The shop was lonely. The whole building, in fact, was lonely. It was 6:45 pm and the entire complex was closed. Except for the last shop by the left.
She sat by the sewing machine, humming slightly offbeat tunes of Simi's Joromi along with her phone. She also had her flashlight on since it was dark inside. Her low humming clashed with background noises, the ti ta ti ta of the needle hitting the cloth. She'd stayed behind to finish up her work which she'd left behind when she traveled to her hometown to visit her sick Aunt. But since she was still an apprentice and she didn't have a machine yet, she'd stayed behind to use the one in the shop. Two months left until her freedom. She really must get a machine soon. But 65k was still too much at the moment. She flicked a rudder and shifted the cloth but jolted reflexively at a sound by the door.
"Sister Seyi..." A small low voice called through the dark.
"Who is it?" She asked without looking back, lengths of material, sliding between her workman's fingers.
"Peju." The girl paused.
She seamed a few more stitches and looked back. She could faintly make out her sister's silhouette by the door.
"What is it?"
The girl didn't talk.
Seyi made an inward note of disgust. "What? Hurry, I'm busy!"
Still, she didn't talk. The girl fiddled with her hands, looking down.
She hissed and the machine's clattering resumed.
"What is it, now?!" She shouted this time.
The girl didn't reply.
She tapped her feet and hands agitatedly on the machine board as she seethed.
"Get out!" She growled.
"Something happened," Peju muttered.
"And what is it?!" She shouted with anxiety and frustration.
The girl's eyes burned up with tears. She sniffled.
Seyi sighed and pressed her forehead against her palm.
"They are calling you at home." Peju finally said.
Heat rose in her chest. Lord! What is the matter now?
She stood up immediately and sighed, packed up her equipment, and locked up the shop. Peju followed her, closely behind as she walked in quick steps to her home. Lord, let everything be okay.
The sight before her was as confusing as her mind. Jumbled-up pictures and wild images conjured up in her head. The last time she'd seen something like this was when her father passed away. Three years ago. Her life had seemed shattered just then and she'd felt like she'll never heal from the hurt, but here she was; mended and fine. Almost forgotten the loss, in fact. Her mother had wept a lot. As did the other wives too.
But this evening's was different. A handful of people had gathered in their compound. Compared to when her father had passed, this was small. On plain terms though, her father had been a respected man in the town. A titled chief, so, a lot of people had gathered. But this evening's, small as it was, had a worse tension to it. She searched through the gathering and found her mother.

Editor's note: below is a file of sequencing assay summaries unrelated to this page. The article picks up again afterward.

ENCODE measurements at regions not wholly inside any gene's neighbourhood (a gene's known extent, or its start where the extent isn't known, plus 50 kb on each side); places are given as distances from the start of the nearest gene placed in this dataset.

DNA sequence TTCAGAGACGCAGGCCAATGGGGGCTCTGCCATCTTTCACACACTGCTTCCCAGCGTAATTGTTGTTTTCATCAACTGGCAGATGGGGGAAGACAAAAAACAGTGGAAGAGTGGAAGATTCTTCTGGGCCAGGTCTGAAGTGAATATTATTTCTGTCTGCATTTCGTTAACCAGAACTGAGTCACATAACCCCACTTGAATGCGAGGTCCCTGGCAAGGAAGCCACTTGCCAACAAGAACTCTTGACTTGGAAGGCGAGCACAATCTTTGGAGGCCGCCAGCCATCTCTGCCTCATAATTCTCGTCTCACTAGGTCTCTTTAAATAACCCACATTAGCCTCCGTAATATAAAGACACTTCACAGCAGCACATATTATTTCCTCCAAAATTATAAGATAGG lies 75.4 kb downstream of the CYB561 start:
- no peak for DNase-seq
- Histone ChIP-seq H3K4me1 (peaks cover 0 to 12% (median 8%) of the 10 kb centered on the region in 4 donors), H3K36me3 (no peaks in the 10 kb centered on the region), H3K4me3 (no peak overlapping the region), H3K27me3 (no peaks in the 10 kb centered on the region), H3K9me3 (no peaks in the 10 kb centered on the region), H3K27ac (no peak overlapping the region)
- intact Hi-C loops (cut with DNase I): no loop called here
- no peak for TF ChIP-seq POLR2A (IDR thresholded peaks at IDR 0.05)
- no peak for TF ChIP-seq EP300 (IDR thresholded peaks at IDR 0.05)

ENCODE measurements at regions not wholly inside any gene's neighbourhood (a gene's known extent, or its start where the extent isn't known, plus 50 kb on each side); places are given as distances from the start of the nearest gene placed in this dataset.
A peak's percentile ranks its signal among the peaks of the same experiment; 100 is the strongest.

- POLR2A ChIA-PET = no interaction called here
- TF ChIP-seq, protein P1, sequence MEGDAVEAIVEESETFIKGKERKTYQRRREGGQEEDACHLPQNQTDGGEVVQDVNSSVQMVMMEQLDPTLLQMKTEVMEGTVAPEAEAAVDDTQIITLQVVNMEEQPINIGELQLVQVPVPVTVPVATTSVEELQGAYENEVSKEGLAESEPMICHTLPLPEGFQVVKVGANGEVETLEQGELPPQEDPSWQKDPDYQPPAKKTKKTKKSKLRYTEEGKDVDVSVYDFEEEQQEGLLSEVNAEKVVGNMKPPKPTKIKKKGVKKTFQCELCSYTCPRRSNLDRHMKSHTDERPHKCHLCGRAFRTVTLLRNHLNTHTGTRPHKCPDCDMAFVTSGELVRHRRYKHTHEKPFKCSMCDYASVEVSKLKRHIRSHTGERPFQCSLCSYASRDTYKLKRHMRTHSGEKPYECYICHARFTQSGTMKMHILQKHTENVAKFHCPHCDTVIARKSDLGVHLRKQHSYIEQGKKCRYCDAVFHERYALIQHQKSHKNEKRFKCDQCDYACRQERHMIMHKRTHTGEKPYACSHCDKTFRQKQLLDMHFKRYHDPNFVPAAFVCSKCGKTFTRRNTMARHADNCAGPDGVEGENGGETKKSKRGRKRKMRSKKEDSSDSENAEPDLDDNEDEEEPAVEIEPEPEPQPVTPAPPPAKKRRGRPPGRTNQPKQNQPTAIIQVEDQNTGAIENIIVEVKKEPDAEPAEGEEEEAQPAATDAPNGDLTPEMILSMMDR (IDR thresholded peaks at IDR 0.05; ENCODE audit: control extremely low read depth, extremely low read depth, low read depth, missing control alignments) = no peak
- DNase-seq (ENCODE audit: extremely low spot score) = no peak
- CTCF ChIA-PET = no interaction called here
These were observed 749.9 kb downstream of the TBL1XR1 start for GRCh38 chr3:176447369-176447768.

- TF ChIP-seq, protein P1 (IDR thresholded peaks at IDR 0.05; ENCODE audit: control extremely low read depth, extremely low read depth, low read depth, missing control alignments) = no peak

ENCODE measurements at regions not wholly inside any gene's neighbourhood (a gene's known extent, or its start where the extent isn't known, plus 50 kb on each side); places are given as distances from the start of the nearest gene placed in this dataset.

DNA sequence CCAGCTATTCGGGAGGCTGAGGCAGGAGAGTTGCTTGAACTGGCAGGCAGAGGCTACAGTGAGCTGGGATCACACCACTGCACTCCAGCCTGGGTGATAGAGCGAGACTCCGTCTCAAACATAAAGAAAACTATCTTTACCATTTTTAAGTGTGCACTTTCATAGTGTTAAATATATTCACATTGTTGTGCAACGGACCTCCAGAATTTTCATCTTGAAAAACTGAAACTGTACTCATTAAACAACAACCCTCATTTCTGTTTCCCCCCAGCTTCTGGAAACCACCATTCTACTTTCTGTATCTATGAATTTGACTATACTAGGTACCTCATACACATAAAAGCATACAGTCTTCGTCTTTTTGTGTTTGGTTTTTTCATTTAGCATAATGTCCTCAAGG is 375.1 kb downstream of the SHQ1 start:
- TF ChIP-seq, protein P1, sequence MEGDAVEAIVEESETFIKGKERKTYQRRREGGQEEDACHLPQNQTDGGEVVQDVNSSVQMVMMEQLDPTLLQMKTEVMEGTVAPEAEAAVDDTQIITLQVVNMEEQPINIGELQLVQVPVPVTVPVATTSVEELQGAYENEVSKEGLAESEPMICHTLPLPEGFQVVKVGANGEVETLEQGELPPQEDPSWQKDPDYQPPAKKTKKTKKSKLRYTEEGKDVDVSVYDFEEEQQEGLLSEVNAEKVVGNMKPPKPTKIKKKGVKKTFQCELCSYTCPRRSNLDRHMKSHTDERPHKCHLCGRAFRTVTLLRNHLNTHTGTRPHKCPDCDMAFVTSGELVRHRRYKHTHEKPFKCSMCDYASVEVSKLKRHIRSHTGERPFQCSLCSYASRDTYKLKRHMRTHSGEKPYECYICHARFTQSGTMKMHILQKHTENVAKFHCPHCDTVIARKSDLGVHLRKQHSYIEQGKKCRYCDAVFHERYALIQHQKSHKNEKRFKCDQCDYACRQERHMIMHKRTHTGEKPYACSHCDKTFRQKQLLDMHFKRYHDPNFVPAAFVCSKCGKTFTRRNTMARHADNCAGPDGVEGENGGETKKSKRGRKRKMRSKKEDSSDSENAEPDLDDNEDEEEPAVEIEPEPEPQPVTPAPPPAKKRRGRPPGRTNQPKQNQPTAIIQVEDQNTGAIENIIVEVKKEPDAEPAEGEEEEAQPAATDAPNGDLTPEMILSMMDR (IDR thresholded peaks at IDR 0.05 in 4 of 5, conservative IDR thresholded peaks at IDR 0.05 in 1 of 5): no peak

The crowd had been consoling her. Consoling.
She sat on the ground, her face wet with tears and sand. Her hair and wrapper were also sandy as if she'd been rolling on the bare floor. Her feet were bare and her usual headtie covered head was open.
She wasn't wailing, unlike she had been, three years ago. Instead, silent tears ran down her face as she grabbed her knees and rocked herself slowly. Her eyes looked worn from crying and seemed distant.
Seyi dropped her bag instantly and rushed to her mother. She crouched beside her and gripped her shoulders.
"Màámi," she whispered. Màámi didn't even share a glance with her. Instead, she had the same distant, rigid look on her face. Seyi looked up to her younger siblings, standing beside them. They were all crying.
Her heart galloped, fright and worry clouded her mind.
She raised her eyes imploringly to the gathered 'consolers'.
"What happened?" She mouthed in their dialect.
Some realities seem like dreams. It's too bad to be true. Nobody told her this.
Maybe she hadn't worried when her father died, maybe she hadn't worried when things had seemed to topple in their lives, but Brother Dayo!
Her brother, Dayo!!!
Dayo married five years ago. The first child of the family, he'd made his way quite well in life. He had a good job, a house, a car, a responsible wife and three children. And when their father died, he became the head of their small part of the huge family. It was from him, that the other children's school fees got settled. He had been responsible.
He was gone now. It still seemed so impossible to her. They'd spoken on the phone a few days ago. Just a few days ago! But no one knew that a fuel tanker would explode near Ilumogun, nor that her brother, Dayo would be caught in the accident on his way from work. To speak of her sorrows though, seemed an injustice to her mother. First, her husband, then, her son. People said that the wheels of fate ran against her. Maybe it was true. But Seyi's worries were different.
Five children, with Brother Dayo being first, and herself coming eleven years after, three younger siblings were left behind. Her immediate sibling, Bolu was ten years younger than herself. Ten years! In real terms, she was now the breadwinner of the family. She, a twenty two year old girl, still in the
University, trying to find her way in the world. Now, she had three dependants. Three dependants with fees to pay and mouths to feed. Dispair, confusion and anger raged through her. She was now the responsible one. The eldest, the one the others had to look up to.
How had the world turned suddenly bleak and blurry?